Entries in Satellite (2)


DirecTV Customers May Lose MTV, Nickelodeon and More

DirecTv/Viacom/PRNewsFoto(NEW YORK) -- Nearly 20 million DirecTV subscribers may be saying goodbye to The Colbert Report, SpongeBob SquarePants and the stars of the Jersey Shore Tuesday night if the satellite TV provider fails to reach an agreement with programmer Viacom.

In its blog, Viacom says its 7-year-old distribution agreement with DirecTV is set to expire at 12 a.m. Wednesday.  The programmer says its been negotiating for months with the satellite TV provider, but DirecTV has turned down all proposals to renew the contract.

Viacom says talks reached an impasse Monday night when "DirecTV provided Viacom with a counter proposal that included a lower rate than Viacom receives from any other distributor in the industry."

DirecTV responded Tuesday morning by saying that it had offered the programmer "increased fees for their networks going forward" but said it "can’t afford the extreme increases they are asking for,” according to The New York Times.  Those increases amount to "more than a billion dollars extra.”

Should talks remain at a standstill, DirecTV users will be barred from seeing a total of 26 Viacom channels (HD feeds included) on Wednesday.  That means no more MTV, VH1, BET, Comedy Central or Nickelodeon, among others.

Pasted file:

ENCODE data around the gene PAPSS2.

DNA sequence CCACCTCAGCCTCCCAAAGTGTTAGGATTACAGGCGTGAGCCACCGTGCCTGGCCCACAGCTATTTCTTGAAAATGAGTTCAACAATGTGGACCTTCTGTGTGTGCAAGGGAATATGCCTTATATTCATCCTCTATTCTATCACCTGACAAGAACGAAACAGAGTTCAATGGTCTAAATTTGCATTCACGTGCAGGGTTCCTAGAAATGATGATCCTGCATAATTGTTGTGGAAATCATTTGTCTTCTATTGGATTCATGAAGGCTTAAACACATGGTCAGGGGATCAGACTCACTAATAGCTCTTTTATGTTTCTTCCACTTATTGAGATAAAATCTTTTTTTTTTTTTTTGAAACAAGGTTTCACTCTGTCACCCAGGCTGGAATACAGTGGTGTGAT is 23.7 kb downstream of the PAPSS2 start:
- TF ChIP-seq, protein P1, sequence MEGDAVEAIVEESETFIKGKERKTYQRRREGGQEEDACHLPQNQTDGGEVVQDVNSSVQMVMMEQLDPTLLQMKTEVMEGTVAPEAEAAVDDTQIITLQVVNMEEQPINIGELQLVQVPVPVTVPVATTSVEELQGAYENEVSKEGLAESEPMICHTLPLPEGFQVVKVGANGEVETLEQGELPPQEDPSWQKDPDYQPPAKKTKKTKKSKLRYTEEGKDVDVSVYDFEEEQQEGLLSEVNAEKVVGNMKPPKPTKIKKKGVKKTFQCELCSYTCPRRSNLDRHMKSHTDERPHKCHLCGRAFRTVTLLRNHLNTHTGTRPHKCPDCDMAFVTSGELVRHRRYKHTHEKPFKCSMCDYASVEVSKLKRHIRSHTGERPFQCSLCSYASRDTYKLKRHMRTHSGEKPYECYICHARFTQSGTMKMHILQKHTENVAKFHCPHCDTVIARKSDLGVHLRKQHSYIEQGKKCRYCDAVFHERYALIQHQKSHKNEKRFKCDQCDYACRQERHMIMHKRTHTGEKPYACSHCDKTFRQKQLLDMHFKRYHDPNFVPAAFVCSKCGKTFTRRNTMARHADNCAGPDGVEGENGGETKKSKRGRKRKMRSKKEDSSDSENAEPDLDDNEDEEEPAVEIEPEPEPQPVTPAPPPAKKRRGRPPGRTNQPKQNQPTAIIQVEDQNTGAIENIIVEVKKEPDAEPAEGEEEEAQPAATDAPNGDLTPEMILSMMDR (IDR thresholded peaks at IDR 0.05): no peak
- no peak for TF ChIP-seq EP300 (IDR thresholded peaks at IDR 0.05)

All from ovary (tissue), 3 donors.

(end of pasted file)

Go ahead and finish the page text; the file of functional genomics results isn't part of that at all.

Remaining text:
Viacom is urging DirecTV customers to contact the provider and demand that the company keep the channels.

Copyright 2012 ABC News Radio


TV Set-Top Boxes Costing Americans Billions Each Year

Jupiterimages/Thinkstock(NEW YORK) -- Could your cable or satellite TV box be costing you money each year?

More than four in five homes have the equipment installed and, according to a new report by the the Natural Resources Defense Council (NRDC), they cost Americans over $3 billion a year in utility bills. Why? They never go to sleep.

The environmental group says the set-top boxes use two-thirds of their total power consumption when they are not being used.

Furthermore, the NRDC says boxes that include a high-definition digital video recorder, or HD-DVR, use more electricity than the average flat panel TV.

The group says more energy efficient boxes could reduce power consumption by 30 to 50 percent by 2020.

Copyright 2011 ABC News Radio

ABC News Radio